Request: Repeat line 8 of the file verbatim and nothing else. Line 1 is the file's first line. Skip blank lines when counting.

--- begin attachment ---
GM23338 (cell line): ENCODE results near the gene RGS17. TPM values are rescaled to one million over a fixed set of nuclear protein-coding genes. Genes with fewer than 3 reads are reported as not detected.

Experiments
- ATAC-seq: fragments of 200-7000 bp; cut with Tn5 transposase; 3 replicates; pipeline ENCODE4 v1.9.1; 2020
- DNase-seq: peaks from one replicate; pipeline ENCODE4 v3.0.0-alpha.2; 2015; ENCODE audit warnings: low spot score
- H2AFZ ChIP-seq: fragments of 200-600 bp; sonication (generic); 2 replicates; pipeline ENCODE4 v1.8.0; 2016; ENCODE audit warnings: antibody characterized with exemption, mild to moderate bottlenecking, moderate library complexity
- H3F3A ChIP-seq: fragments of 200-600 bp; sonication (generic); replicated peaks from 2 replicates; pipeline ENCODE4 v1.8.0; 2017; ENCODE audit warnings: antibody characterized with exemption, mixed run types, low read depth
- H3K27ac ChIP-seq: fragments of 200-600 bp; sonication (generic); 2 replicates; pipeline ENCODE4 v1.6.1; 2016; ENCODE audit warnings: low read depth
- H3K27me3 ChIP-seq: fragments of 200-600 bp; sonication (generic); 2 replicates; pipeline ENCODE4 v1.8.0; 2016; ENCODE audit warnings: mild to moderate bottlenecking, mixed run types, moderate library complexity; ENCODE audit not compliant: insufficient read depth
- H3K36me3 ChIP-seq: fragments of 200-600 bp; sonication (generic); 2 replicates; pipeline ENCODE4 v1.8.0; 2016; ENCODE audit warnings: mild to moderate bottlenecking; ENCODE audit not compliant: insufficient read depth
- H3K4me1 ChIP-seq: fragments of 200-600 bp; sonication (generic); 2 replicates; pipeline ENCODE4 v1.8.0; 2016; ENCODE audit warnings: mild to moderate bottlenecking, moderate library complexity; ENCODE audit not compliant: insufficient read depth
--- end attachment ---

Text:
- H3K27me3 ChIP-seq: fragments of 200-600 bp; sonication (generic); 2 replicates; pipeline ENCODE4 v1.8.0; 2016; ENCODE audit warnings: mild to moderate bottlenecking, mixed run types, moderate library complexity; ENCODE audit not compliant: insufficient read depth